What could be possible reasons to court them regardless? The first and most obvious one that comes to mind is reciprocity: If two countries have roughly similar numbers of incoming and outgoing students, both could benefit from ISM without one taking advantage of the other. However, there is clearly no such balance in the real world, with many more Asian or African students moving to North America and Europe than the other way around.Footnote 6 A second and perhaps more pragmatic reason is the pursuit of foreign policy goals (e.g., Kuptsch, 2006; Lomer, 2017; Metzgar, 2016). A third reason is the cultural capital and institutional prestige that international students can bring to their host universities (e.g., Lee, 2015; Shkoler & Rabenu, 2020). Yet, most relevant seems to be a fourth reason: the expectation that they can be integrated into the welfare state’s give-and-take logic, whether by contributing financially or by meeting local labor market demands (e.g., Beechler & Woodward, 2009; Bolsmann & Miller, 2008; Cantwell, 2015; OECD, 2020). That most are solicited “for the competitive edge they offer” has indeed long been a “received wisdom in ISM studies” (Riaño et al., 2018b: 283; see King & Raghuram, 2013).

Still, this does not explain the diversity of approaches to ISM policy, which generally encompasses two key aspects of nation-state openness. First, there is educational openness, of which tuition fees are an excellent indicator. They have the potential to either attract or deter international students and—in cases in which others pay less or nothing at all—cement a visible hierarchy between privileged domestic insiders and non-privileged international outsiders (Table 1).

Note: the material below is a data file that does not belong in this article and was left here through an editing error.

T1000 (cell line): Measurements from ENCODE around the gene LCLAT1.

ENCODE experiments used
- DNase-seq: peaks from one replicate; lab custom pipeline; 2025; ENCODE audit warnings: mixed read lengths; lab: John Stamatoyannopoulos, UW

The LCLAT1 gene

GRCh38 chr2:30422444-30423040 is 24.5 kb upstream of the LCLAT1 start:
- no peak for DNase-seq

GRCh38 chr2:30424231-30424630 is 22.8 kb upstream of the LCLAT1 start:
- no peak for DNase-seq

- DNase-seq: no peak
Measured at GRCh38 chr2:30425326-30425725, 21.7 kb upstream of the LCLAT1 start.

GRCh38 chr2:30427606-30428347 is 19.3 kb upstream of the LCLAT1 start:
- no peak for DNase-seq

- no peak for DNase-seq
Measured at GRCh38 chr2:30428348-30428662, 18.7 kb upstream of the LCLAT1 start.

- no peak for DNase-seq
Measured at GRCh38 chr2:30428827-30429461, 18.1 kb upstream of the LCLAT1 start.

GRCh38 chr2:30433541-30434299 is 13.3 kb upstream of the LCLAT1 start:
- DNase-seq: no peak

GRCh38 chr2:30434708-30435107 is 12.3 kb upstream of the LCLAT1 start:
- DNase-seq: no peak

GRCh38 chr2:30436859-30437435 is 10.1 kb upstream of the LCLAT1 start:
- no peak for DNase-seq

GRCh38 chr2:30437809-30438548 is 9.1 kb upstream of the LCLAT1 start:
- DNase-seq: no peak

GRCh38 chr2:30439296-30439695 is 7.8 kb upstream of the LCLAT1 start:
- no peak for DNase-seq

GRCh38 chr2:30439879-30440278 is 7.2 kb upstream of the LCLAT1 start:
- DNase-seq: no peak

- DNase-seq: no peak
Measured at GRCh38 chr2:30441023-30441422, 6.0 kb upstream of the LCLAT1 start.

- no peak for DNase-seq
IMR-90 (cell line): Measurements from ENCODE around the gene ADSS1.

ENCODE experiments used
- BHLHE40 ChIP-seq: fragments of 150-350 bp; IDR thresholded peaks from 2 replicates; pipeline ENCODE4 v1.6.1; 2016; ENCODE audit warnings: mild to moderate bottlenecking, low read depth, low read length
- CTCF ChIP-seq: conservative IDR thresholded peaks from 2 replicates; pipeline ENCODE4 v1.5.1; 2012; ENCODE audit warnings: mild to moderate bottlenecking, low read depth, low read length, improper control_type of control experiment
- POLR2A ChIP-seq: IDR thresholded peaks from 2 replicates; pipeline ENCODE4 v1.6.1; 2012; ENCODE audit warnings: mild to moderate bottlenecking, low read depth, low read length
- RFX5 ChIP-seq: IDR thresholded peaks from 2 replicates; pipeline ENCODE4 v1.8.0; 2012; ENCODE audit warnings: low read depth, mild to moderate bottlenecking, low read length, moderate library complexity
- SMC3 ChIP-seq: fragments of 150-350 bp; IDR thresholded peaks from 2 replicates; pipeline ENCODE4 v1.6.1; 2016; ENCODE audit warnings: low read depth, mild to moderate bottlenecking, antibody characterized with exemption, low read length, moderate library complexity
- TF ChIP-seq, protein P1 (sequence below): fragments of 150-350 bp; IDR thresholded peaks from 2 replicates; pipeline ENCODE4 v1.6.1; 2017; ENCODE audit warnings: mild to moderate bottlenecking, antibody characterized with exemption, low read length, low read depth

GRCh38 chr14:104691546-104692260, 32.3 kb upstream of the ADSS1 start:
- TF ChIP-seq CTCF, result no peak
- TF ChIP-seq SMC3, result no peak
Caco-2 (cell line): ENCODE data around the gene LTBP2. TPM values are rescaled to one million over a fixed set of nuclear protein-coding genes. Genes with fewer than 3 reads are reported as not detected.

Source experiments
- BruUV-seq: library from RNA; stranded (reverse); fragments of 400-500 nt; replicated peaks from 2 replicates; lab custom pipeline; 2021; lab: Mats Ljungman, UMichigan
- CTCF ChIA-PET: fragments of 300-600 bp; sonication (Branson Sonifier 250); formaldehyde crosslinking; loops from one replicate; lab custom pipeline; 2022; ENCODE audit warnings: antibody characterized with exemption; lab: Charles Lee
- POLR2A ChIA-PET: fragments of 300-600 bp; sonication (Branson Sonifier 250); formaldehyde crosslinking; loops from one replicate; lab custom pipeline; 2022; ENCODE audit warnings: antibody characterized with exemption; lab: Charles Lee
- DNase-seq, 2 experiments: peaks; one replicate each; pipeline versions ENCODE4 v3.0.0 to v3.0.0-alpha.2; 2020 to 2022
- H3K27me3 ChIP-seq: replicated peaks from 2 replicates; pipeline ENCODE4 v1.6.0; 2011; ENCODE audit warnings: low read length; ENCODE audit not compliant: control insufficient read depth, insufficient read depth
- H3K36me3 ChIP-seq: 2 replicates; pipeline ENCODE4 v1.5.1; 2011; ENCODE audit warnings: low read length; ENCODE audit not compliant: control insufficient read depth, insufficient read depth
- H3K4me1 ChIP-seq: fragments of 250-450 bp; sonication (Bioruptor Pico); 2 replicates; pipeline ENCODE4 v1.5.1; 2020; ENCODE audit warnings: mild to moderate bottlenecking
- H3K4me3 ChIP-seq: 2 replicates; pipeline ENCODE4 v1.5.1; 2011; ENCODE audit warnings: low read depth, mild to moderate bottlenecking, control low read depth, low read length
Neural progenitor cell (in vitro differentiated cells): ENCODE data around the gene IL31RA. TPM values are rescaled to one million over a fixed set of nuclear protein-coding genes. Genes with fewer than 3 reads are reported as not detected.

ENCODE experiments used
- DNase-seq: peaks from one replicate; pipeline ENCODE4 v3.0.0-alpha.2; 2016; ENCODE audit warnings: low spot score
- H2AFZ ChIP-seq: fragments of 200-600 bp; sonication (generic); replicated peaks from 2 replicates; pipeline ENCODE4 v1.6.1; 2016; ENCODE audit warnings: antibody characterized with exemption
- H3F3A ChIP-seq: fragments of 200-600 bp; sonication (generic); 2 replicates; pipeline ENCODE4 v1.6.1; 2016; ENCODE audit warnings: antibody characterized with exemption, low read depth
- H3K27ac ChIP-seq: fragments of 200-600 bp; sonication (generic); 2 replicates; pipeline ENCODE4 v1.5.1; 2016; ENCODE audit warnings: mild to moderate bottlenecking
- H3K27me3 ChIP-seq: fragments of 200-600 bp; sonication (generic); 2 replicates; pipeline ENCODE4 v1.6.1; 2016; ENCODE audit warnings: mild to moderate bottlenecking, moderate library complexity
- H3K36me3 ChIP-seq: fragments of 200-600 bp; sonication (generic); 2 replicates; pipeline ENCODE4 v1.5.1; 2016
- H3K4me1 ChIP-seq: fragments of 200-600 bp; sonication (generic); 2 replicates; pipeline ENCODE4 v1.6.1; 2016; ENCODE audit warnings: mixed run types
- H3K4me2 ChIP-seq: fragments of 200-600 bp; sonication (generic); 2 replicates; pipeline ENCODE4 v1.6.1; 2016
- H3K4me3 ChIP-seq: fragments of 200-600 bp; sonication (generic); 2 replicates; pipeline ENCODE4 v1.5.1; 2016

Table 1 Tuition fees in OECD countries

At the same time, there is also migratory openness, which can be conceived in terms of admission (studying abroad is conditional on entering the country), but also as the period of time that students are allowed to stay after completing their studies (Table 2).

Table 2 Right to stay in OECD countries

Both tables point to a wide range of policy options, with two observations appearing particularly striking. First, there is considerable variation among countries considered top destinations for international students (e.g., Australia, Canada, UK) but no geographical clusters: Canada and the US are neighbors, but the former is more generous in its right to stay approach than the latter; likewise, Denmark and the UK are separated only by the North Sea, but seem miles apart in terms of tuition fees. Second, ISM policies significantly diverge from the three worlds of educational welfare (Willemse & de Beer, 2012) when it comes to the right to stay. In fact, some liberal education regimes (less stratification but more commodification) are among the most restrictive in this regard, whereas some conservative regimes (more stratification but less commodification) are relatively flexible. Since one would normally expect most OECD members to face similar internationalization pressures, such a discrepancy is all the more puzzling. Why do policy paths branch out in this case when they should run alongside each other?

Case selection and materials